11. Spare sprues would be a help.....! Not sure about PECO supplying them, might be worth an email
  12. That's what I'd planned to do, although I'm not sure what to do with the Parkside O11/O15 kits afterwards...... Looking forward to seeing how yours turn out!
  13. Thank you, Mikkel, praise indeed - the Tilt Waggon still amazes me - I'm really not sure I could replicate it any time soon! I know exactly what you mean about waiting - I'm a perpetual tinkerer and if something is frustrating me at all, I keep going back to it and fiddling, usually with disastrous results Leaving anything to one side for that length of time isn't easy, and I did keep picking up these and inspecting them closely. I've taken a bit of time out of today's working at home, and applied a full set of transfers to the 3-plank fixed side, the CAM (feathers) RYS to another 2-plank dropside, and also the running numbers to the ends of all of them. They all need their running gear now, while the rest of the ironwork still needs blacking, too. Kindest regards, Mark
  14. Thank you, Adam, that's praise indeed! It's my plan to renovate/upgrade the completed standard gauge wagons, and to finish the part-built wagons which are mostly the broad gauge ones (I'm also thinking about re-joining the Broad Gauge Society!), so one day it'll get done! I hope your little one went back to sleep alright! Some of my happiest memories are of night feeds and cuddles with my three when they were tiny. Kindest regards, Mark
  15. Thanks, Scott, I'd forgotten about the Chris Crofts articles! All the best, Mark
  16. Hi @ScottW, many thanks for your post! I've done similar with wagons that I intend to load, but have fixed the stays in place. However, I've not previously used stays in the way you describe but I certainly will in future! That's an excellent wagon, by the way, is it North British? And many thanks for your kind words! With best regards, Mark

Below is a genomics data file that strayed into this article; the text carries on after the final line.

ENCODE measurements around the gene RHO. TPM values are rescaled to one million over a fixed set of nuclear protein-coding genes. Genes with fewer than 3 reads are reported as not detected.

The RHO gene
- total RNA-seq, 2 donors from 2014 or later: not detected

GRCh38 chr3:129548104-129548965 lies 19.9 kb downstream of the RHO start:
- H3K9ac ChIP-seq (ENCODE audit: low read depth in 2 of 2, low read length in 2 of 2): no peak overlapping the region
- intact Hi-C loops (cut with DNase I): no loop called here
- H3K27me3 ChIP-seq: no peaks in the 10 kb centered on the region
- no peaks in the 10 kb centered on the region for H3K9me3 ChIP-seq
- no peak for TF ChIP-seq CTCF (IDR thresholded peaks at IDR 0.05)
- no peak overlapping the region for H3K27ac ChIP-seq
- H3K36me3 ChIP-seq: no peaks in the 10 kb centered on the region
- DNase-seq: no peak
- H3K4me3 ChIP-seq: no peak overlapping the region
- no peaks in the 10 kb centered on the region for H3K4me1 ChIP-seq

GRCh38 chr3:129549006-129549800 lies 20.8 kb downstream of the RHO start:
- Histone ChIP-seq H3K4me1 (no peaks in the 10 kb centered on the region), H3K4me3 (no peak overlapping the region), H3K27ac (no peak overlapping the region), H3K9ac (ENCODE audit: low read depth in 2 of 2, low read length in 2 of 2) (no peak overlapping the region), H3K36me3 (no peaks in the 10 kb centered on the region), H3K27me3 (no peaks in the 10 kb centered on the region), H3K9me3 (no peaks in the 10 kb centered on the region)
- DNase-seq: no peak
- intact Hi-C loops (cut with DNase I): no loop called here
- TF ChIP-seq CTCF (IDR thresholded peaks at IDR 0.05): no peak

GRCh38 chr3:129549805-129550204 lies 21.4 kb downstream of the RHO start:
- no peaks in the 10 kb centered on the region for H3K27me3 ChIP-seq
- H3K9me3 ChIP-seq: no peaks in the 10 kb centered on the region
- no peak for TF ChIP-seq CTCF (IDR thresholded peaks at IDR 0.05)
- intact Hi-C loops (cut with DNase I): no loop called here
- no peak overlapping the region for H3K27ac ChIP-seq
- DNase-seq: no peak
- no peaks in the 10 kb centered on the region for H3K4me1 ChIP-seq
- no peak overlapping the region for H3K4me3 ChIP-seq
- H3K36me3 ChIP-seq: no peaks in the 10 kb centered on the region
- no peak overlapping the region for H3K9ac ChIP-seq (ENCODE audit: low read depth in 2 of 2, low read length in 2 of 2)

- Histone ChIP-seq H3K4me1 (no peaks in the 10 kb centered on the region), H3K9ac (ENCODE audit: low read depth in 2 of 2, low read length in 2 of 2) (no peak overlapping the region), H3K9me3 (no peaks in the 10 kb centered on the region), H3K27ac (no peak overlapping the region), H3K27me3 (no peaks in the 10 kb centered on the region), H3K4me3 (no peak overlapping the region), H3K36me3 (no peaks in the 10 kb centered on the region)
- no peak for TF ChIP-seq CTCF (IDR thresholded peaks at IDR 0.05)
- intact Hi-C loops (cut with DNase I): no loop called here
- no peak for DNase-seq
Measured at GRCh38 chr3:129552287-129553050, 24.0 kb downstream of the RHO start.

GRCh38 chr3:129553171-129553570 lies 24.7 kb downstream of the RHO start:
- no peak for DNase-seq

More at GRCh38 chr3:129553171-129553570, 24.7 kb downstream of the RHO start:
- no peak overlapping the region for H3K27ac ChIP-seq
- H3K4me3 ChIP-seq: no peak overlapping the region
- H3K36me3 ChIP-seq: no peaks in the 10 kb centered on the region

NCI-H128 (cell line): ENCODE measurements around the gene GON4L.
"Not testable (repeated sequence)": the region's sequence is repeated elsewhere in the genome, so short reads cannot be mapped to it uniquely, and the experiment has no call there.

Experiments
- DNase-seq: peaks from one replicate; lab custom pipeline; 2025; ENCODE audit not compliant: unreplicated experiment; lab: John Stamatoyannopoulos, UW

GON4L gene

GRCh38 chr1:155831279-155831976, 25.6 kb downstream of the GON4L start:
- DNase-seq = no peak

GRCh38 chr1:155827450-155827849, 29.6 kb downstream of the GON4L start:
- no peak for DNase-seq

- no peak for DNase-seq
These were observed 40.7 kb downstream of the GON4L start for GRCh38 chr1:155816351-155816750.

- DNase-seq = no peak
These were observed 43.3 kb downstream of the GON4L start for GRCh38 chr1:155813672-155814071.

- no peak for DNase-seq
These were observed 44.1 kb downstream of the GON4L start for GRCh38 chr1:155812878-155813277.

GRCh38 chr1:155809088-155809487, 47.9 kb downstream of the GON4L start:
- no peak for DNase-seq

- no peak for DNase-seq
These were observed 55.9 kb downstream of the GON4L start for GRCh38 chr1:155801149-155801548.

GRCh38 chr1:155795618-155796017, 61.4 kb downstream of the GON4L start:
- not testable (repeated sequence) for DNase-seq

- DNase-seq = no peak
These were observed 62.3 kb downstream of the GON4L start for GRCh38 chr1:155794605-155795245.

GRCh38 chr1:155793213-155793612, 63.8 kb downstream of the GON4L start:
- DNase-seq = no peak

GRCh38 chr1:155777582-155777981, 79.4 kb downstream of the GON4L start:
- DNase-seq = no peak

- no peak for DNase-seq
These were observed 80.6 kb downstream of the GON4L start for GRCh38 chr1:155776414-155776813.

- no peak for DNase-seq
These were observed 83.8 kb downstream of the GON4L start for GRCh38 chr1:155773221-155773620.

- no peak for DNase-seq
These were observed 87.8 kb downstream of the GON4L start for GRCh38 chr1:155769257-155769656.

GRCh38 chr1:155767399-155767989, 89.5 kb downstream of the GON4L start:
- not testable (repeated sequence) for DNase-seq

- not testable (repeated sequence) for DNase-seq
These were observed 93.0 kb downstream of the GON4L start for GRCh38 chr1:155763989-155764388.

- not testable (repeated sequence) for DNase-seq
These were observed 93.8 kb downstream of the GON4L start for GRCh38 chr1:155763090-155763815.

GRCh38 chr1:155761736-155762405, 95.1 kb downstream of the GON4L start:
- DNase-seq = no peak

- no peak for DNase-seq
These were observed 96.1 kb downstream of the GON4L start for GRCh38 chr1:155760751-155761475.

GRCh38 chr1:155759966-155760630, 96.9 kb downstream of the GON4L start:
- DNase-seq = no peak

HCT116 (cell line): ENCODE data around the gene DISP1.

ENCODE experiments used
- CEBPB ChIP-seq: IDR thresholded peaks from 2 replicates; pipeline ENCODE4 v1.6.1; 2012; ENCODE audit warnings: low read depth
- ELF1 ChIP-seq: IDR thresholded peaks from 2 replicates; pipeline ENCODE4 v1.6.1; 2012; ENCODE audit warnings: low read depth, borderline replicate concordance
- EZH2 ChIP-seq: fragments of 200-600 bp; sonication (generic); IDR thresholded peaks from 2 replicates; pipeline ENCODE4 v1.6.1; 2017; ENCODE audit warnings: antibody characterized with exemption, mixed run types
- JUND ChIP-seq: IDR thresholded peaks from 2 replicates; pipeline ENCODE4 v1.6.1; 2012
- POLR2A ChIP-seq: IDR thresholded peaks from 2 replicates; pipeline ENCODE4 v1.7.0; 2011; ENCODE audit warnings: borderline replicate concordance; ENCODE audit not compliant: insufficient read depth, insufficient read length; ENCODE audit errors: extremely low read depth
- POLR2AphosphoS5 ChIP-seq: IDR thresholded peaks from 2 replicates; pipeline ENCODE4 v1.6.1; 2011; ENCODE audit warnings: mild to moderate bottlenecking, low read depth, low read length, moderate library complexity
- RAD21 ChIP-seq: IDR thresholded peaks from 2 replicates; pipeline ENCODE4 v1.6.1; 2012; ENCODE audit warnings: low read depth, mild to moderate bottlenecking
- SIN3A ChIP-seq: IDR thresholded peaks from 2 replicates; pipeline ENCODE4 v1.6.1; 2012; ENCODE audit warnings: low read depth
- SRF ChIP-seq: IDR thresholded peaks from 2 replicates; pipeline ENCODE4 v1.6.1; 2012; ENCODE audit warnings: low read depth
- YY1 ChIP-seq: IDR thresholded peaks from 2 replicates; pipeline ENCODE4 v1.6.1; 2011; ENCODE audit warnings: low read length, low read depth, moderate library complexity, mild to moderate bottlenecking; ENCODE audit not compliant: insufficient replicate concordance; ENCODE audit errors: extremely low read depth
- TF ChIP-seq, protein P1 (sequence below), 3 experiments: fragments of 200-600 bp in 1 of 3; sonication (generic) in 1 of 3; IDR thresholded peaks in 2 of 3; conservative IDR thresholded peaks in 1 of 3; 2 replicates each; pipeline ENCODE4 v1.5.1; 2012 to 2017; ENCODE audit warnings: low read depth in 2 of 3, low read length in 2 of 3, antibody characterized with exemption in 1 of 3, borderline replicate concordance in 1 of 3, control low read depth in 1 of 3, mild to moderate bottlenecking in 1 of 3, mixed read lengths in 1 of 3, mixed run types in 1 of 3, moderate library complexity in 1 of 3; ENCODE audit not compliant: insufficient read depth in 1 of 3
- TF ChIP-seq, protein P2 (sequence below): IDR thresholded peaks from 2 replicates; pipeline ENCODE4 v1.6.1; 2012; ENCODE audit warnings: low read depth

17. With hindsight, it was probably a bit on the thin side, but I was probably aiming for 2-1/2" sheeting which I believe(d) was more common in the 1850s/60s when these waggons were built. I think the bowing is mostly due to my method of making the planking. Many thanks for your kind words re the WRRC Cam Rys transfers I know others have had no issues with them, so I can only presume that the issues I've had are of my making! Hopefully, no-one else will have problems either, but if they should, perhaps the results of my travails will be of help! As an aside, I've got one of @Quarryscapes Cambrian Railways 8-plank Loco Coal wagons on my bench, and a set of the WRRC's transfers for it - I started to apply the company lettering over the diagonal strapping before I'd blacked them! Which just goes to show that there's no hope.....
  18. Thanks! I seem to recall my method "back then" was to make sides and ends from two laminations of styrene, a 20thou' inside and a 10thou' outside. Both were planked, but I used to use the side of a compass point to impress the plank grooves, rather than scribing/scratching material away. Although the 10thou' isn't really affected, this method does cause a small degree of "spread" in the styrene sheet, and causes the interior part to bow outward.....needing it to be bent back inward to counteract this. These days, I use an Olfa P-Cutter. The passage of time hasn't been kind in some cases, although its interesting that the two painted waggons haven't suffered while some of the unpainted ones have! Perhaps I should have enlisted the help of Lee Marvin.....
  19. I totally agree, Stephen - the other coal wag(g)ons that I'd intended to run loaded are braced inside to within an inch of their lives, and of course they've survived the decades in good shape! I wonder what @airnimal might suggest - do you have any idea if the technique is preventative or remedial? I did think about trying a little gentle bending under very warm water, but I'm mindful that the styrene may be brittle after so long!
  20. An early GWR Wooden Tilt Waggon: http:// Once again, this is a scratchbuild with the only bought-in parts being the four buffers, the four safety-chain hooks, and the wheels/inside-bearing compensation units. The rest I made entirely from styrene. It was built from a drawing in one of the BGS BroadSheet magazines, I don't recall which, and quite why I built it I'm now not sure, as my chosen period was "late BG" and this was very definitely an "early" design. Some detail shots, just because: http:// http:// http:// This waggon would have had plate axleguards, which I hadn't made although I was thinking of using thin brass. It also had underslung springs, so I cast some in resin from a mould I made, the pattern being a scratchbuilt spring and keeper mated to a BGS whitemetal axlebox. They turned out rather well, and are still waiting to be used. One day I'll finish it!